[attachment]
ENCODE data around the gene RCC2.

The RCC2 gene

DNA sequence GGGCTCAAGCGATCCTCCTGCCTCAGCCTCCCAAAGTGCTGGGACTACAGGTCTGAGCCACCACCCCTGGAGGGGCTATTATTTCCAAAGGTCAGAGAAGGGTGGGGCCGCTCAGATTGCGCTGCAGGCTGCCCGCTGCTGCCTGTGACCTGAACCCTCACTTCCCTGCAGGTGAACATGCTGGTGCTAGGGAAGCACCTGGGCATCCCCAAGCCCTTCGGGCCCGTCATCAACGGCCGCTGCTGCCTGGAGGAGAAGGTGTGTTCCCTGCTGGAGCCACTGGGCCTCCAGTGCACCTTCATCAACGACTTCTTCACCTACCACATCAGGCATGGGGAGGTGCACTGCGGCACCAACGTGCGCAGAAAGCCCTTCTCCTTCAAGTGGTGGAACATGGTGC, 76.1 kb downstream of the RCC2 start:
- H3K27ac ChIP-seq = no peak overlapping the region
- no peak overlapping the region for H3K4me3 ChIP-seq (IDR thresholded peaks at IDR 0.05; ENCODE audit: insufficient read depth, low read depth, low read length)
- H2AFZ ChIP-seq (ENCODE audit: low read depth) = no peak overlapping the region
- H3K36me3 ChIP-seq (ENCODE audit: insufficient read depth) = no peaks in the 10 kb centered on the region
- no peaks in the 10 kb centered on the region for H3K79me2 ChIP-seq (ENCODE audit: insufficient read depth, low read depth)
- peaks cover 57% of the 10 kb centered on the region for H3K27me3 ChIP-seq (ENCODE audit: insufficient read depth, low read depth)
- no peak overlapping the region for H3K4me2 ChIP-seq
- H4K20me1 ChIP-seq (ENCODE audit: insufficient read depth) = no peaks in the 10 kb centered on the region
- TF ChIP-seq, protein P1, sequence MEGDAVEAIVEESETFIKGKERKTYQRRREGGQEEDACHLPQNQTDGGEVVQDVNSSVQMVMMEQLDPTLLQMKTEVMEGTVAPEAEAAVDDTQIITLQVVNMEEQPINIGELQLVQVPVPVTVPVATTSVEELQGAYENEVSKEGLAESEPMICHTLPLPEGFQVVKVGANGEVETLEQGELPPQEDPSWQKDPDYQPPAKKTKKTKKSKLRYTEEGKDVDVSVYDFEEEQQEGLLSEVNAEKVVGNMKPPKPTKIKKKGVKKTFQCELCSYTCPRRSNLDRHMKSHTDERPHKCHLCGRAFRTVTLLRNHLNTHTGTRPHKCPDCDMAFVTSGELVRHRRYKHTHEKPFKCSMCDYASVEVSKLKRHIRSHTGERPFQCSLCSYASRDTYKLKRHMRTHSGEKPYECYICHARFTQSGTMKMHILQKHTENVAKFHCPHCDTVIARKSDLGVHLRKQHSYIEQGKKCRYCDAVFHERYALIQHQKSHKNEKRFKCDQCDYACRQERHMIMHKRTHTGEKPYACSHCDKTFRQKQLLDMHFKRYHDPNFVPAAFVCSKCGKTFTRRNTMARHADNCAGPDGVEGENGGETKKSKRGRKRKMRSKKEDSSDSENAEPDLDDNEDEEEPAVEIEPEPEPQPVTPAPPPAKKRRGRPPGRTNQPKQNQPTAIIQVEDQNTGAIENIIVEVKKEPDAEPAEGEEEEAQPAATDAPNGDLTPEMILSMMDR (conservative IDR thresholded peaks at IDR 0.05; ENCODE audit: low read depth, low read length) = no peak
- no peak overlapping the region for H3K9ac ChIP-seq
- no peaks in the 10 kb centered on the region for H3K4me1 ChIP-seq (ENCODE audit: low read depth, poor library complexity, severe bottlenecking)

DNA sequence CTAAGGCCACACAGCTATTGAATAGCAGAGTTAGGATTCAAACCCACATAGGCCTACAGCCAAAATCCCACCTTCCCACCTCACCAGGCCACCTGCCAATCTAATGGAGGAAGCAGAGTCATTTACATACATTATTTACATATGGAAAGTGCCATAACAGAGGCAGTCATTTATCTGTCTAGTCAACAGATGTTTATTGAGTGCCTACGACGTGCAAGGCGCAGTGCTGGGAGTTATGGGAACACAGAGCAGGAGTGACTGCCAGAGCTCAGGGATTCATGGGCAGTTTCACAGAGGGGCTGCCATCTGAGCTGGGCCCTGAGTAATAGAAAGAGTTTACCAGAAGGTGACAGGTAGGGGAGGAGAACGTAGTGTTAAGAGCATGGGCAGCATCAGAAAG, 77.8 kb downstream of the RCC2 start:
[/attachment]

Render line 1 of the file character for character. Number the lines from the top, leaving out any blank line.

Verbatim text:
ENCODE data around the gene RCC2.